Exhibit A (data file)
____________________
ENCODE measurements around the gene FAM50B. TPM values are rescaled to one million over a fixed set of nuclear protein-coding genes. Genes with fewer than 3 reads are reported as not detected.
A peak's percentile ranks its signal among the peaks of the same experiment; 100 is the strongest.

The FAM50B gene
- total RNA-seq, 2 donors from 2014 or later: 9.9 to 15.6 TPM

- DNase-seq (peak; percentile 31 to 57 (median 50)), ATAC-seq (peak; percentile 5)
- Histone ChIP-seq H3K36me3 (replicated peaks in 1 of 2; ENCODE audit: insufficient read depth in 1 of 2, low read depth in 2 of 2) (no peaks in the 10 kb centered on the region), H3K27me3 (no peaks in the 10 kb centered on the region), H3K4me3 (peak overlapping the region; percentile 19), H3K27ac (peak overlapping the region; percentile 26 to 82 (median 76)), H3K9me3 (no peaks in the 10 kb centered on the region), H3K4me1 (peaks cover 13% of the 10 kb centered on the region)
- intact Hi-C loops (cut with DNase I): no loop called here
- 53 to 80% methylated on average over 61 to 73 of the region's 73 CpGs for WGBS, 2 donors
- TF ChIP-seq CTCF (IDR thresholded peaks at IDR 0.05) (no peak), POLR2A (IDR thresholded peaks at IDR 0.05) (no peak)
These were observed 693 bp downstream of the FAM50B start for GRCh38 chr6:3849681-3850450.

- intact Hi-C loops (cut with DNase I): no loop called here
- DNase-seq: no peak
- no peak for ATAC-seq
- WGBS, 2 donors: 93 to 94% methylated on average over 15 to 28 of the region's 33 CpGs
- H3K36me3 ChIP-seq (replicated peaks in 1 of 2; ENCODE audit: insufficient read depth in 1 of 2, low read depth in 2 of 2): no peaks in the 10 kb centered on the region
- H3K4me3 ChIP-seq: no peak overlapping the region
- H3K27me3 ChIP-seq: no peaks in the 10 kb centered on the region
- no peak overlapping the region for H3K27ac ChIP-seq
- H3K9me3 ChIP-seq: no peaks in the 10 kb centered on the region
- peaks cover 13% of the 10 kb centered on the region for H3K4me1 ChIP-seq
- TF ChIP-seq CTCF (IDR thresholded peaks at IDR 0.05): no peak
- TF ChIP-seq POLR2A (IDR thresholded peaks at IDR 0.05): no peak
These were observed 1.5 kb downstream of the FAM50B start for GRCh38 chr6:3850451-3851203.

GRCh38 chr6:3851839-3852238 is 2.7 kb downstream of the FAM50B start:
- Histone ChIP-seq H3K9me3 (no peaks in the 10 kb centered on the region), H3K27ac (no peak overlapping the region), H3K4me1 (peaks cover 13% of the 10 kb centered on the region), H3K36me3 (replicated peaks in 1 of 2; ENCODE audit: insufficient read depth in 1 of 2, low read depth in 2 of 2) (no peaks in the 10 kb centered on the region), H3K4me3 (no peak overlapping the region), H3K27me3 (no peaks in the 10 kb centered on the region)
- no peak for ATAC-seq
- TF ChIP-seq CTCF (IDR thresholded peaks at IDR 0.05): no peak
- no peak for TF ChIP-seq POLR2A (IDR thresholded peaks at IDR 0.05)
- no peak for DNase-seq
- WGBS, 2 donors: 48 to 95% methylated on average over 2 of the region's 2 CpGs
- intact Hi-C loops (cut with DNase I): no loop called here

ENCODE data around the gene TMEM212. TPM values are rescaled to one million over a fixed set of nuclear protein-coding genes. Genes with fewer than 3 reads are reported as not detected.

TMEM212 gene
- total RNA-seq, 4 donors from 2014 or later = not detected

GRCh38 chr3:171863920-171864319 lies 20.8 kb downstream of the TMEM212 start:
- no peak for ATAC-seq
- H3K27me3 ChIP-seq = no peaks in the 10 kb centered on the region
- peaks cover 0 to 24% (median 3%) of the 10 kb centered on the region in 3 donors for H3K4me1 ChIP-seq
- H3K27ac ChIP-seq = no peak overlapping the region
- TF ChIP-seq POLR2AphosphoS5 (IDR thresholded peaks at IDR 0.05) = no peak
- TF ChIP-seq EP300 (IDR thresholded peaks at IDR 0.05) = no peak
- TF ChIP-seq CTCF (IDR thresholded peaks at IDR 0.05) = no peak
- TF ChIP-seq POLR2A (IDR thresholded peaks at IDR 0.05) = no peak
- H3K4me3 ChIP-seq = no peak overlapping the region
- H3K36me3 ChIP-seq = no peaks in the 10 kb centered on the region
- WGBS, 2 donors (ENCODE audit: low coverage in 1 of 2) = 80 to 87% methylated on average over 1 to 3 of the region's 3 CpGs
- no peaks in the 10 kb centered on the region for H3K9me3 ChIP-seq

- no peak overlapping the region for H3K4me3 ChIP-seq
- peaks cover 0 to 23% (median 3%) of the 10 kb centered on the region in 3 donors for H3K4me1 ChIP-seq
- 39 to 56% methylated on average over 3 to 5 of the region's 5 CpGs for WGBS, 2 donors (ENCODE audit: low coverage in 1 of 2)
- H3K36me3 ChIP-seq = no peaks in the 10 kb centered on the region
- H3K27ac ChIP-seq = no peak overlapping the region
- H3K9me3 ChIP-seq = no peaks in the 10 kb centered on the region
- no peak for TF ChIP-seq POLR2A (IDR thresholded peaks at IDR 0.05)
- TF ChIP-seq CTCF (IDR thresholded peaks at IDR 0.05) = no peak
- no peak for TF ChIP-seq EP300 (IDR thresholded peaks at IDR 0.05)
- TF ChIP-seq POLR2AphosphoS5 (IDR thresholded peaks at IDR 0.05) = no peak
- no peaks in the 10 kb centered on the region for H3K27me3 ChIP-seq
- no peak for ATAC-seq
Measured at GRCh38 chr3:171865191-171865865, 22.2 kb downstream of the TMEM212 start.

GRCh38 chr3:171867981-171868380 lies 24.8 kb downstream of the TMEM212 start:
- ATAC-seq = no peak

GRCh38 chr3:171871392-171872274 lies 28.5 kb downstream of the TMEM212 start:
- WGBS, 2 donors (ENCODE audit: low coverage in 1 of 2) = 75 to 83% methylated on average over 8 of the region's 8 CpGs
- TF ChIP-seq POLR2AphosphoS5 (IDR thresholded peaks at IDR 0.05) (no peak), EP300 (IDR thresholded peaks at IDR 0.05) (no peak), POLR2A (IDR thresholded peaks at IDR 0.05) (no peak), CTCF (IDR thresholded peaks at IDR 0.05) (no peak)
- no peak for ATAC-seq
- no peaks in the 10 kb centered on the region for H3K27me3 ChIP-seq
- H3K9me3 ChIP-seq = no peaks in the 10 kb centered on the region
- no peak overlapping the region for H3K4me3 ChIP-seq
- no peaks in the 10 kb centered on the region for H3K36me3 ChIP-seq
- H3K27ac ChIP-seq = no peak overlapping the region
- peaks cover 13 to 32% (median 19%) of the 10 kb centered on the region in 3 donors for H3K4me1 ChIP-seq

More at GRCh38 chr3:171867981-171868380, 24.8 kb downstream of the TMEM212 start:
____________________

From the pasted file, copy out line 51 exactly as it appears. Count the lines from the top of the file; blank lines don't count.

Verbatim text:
- H3K36me3 ChIP-seq = no peaks in the 10 kb centered on the region